59:08 thought breeds pleasure,
and pleasure is not love.
  
59:13 S: Thought breeds only the negative?
K: What is the positive?
  
59:18 What is the positive thing
that thought produces,
  
59:21 except mechanical things?
S: A love poem.
  
59:24 K: Sir, love poem. What?
 
59:27 The man feels something
and puts it down.
  
59:30 The putting down is irrelevant,
merely a form of communication.
  
59:36 But to feel it !
It's nothing to do with thought.
  
59:41 To translate it then is necessary,
for thought. But to love...
  
59:48 S: Thought and words can also
give form to our feelings
  
59:53 which would remain inchoate
without them.
  
59:59 Bring them to resolution,
to satisfying resolutions,
  
1:00:03 through their expression.
 
1:00:05 K: Is relationship
a matter of thought?
  
1:00:10 S: Not only, but thought can
contribute to a relationship.
  
1:00:17 K: Thought is always the old,
relationship is something new.
  
1:00:22 S: Yes,
but there are new thoughts.
  
1:00:24 K: Ah! There is no such thing
as new thoughts.
  
1:00:28 Forgive me to be so emphatic.
 
1:00:30 S: No, I like that.
 
1:00:31 K: I don’t think
there is a new thought.
  
1:00:35 Thought can never be free because
thought is the response of memory,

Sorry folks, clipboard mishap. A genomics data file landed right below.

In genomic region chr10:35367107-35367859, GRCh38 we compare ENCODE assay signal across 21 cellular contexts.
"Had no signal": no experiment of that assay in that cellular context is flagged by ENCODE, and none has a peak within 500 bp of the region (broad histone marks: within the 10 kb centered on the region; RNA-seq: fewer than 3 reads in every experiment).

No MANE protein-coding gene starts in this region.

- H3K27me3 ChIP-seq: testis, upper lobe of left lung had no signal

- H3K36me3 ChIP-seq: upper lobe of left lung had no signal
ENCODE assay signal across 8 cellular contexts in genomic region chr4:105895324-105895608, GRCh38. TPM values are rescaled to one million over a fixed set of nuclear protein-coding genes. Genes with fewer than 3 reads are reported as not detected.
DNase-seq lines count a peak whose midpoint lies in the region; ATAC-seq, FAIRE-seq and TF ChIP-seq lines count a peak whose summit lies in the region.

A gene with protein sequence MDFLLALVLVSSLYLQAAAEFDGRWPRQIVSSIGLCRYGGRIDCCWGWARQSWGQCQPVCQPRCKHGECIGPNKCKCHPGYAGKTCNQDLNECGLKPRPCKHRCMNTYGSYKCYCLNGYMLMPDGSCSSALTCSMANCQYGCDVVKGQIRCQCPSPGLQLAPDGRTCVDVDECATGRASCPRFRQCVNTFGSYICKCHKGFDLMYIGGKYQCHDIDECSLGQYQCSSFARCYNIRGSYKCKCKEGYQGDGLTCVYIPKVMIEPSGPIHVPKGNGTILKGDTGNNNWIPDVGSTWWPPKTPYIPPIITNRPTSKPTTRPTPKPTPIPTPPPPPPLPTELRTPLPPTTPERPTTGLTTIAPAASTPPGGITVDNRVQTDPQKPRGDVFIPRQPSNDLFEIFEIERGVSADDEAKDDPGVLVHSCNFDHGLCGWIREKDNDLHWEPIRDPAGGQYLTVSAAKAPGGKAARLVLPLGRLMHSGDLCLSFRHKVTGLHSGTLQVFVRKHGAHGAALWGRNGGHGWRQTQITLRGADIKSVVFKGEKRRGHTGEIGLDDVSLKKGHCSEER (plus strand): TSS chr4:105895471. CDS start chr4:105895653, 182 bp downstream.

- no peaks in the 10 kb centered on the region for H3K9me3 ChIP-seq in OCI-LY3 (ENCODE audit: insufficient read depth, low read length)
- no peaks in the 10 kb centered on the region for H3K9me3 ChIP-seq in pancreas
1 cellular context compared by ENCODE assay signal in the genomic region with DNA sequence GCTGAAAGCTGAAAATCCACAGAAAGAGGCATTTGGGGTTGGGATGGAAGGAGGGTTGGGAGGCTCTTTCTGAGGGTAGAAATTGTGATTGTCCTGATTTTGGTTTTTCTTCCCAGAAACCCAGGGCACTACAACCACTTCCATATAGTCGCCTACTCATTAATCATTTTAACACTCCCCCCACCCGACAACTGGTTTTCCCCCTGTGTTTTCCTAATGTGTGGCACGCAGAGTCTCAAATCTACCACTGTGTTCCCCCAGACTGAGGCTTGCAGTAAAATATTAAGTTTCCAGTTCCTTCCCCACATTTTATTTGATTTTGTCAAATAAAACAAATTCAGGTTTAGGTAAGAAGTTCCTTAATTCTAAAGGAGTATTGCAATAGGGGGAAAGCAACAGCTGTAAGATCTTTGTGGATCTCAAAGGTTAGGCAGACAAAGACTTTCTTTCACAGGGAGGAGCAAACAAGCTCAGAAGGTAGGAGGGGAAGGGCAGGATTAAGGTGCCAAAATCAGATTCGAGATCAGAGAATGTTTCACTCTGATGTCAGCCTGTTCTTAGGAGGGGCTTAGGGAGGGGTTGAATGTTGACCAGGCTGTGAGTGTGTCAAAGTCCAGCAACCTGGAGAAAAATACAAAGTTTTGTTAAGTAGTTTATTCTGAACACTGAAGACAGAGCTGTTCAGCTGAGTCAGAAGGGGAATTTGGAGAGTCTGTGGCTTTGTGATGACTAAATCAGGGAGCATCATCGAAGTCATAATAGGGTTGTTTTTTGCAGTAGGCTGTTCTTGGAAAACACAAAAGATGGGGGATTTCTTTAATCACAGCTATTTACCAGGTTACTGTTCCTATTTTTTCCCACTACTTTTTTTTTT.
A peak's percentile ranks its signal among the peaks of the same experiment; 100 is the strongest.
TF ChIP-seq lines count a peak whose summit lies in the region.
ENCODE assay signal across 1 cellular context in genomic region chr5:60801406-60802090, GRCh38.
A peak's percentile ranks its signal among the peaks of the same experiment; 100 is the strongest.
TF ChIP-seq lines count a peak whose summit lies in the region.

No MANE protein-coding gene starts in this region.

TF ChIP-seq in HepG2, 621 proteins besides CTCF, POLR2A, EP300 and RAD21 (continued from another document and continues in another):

1:00:38 thought is the response of the past.
 
1:00:40 S: When a great poet comes through
with the right words
  
1:00:46 to articulate a new perception,
nobody has before,
  
1:00:50 not even God, has thought
of those particular words.
  
1:00:54 K: That’s a mere matter of a cunning
gift of putting words together.
  
1:00:58 But what we are talking about...
S: A noble trade.
  
1:01:02 Poetry is a great contribution.
K: Ah, that’s a minor thing.
  
1:01:05 No, sir, that’s a minor thing;
the major thing is
  
1:01:08 to see the beauty of life
 
1:01:10 and see the immensity of it,
and to love.
  
1:01:21 S: There it ended,
a conversation with Krishnamurti.
  
1:01:26 But what ended was only
the words, not the substance.
  
1:01:30 For Krishnamurti
was speaking, as always,
  
1:01:33 of that life that has
no end, and no beginning.